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Plot sampling or run for whole landscape


I am in doubt how to use the InVEST model on a certain landscape. 

I need to compare forest certified situations in the landscape with non certified situations in the landscape (approx. 453,000 ha).

My first thought was: divide the landscape into sub landscapes which are approximately homogenous in climate and topography conditions and then do a random selection of plots (of 5 ha) in each sub landscape to run the InVEST model on each of these plots. 

Is it better to run the model on the whole landscape first and then separate the outputs into the selected plots or vice versa (run the model for each of the plots separately)?

Or is there even a better methodology for this kind of problem?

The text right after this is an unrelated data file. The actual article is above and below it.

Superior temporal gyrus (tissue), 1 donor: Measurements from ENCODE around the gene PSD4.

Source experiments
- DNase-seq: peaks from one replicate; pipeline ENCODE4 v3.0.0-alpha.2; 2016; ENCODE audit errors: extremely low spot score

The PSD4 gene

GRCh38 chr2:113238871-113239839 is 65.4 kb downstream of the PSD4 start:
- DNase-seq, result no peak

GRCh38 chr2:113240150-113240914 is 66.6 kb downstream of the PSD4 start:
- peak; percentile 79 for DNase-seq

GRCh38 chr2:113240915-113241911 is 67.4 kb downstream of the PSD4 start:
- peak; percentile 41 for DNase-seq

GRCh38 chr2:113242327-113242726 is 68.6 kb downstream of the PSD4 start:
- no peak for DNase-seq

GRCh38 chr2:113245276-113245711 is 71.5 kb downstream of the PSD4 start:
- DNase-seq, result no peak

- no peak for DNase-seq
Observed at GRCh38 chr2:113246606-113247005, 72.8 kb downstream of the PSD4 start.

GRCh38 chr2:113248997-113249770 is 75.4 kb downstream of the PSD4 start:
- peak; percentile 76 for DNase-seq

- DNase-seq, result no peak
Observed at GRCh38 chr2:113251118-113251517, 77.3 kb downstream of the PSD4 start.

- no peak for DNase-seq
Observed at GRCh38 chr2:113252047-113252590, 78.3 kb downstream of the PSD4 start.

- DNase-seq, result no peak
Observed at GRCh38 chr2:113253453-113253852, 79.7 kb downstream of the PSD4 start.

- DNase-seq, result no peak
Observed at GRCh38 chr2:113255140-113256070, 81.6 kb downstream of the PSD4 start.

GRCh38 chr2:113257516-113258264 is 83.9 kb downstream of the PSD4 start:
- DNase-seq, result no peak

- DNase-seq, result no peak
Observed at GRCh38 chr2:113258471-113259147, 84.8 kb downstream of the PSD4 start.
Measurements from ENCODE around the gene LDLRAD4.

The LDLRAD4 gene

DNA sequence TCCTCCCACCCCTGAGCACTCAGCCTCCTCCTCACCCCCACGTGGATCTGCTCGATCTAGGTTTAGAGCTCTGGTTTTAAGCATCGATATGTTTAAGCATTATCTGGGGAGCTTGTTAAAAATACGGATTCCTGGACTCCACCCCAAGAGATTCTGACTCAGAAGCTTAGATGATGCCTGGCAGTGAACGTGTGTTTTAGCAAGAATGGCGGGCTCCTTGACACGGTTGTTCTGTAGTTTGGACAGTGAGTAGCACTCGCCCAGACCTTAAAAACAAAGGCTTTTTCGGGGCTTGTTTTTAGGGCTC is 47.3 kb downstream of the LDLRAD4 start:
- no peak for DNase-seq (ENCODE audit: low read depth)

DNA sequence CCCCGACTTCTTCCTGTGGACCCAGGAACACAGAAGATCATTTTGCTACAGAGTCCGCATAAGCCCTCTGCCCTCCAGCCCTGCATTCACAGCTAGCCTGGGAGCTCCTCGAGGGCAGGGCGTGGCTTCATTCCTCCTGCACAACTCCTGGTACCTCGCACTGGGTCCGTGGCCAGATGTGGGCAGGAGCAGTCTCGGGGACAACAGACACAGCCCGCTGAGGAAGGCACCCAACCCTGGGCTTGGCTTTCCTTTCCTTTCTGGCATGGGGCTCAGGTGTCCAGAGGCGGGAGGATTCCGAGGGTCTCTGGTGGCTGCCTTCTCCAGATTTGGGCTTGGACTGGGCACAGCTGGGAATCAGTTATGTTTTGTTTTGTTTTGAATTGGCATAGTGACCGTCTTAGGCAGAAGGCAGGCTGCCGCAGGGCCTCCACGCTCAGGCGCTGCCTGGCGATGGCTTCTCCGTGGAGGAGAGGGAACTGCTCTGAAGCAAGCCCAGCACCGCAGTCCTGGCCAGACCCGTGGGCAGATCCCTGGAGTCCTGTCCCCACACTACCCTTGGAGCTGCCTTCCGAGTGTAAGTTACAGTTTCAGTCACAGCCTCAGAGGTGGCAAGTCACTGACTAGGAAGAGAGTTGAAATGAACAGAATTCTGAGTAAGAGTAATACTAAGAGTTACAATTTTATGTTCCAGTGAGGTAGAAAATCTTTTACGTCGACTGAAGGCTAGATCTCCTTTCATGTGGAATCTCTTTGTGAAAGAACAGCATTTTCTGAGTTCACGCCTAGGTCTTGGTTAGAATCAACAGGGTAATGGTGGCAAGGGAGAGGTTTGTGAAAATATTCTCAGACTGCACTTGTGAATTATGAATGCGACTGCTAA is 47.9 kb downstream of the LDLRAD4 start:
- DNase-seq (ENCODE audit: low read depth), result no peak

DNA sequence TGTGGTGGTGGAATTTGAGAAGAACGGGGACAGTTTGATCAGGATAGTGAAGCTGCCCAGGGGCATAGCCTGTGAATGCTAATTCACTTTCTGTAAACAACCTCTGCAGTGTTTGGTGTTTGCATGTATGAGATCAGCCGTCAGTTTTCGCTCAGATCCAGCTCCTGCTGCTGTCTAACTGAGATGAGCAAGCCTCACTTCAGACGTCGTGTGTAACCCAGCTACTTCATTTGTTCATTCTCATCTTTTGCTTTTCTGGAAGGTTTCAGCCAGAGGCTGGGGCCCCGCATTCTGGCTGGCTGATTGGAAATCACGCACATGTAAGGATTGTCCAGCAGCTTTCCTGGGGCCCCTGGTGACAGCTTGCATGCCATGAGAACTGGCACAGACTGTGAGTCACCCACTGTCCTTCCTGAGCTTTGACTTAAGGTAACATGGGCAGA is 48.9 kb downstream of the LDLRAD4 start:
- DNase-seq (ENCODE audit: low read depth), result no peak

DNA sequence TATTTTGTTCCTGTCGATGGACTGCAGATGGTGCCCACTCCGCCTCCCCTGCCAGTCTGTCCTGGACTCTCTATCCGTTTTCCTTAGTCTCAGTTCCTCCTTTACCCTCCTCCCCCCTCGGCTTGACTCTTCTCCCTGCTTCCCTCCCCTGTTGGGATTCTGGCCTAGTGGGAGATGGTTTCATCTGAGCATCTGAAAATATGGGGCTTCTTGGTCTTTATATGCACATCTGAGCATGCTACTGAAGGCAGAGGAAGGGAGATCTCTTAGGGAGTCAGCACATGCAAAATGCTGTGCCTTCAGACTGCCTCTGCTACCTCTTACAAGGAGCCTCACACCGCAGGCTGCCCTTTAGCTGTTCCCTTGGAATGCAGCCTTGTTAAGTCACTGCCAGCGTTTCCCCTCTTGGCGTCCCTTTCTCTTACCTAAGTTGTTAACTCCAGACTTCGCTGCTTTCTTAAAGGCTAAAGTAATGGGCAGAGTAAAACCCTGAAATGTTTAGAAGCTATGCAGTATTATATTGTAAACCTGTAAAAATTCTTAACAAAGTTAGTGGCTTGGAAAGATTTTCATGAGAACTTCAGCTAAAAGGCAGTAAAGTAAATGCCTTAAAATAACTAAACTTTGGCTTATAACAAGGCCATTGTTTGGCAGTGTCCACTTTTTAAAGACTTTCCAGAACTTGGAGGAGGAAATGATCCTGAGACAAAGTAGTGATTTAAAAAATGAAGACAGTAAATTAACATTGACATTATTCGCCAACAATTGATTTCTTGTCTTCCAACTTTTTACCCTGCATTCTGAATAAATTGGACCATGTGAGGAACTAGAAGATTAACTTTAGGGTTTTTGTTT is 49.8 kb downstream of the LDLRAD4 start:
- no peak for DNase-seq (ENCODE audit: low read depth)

Many thanks in advance!

I am looking forward to the answer!

Kind regards



  • swolnyswolny Member, NatCap Staff
    Hi Eva -

    It would be very helpful to know which model(s) you would like to use. Each model might be different in how you approach your question. For example, for the freshwater models (water yield, NDR, SDR), you would want to run the model on the whole landscape, so you are capturing the connected hydrology of the area. 

    It would also be useful to understand the question that you are trying to answer, comparing certified vs non-certified forests. Thanks for the additional information.

    ~ Stacie

  • Hello Stacie

    Thank you for the answer.

    Here is some additional information:
    The models I would like to use are:
    - the water yield model
    - SDR and NDR models
    - seasonal water yield model
    - habitat quality and rarity model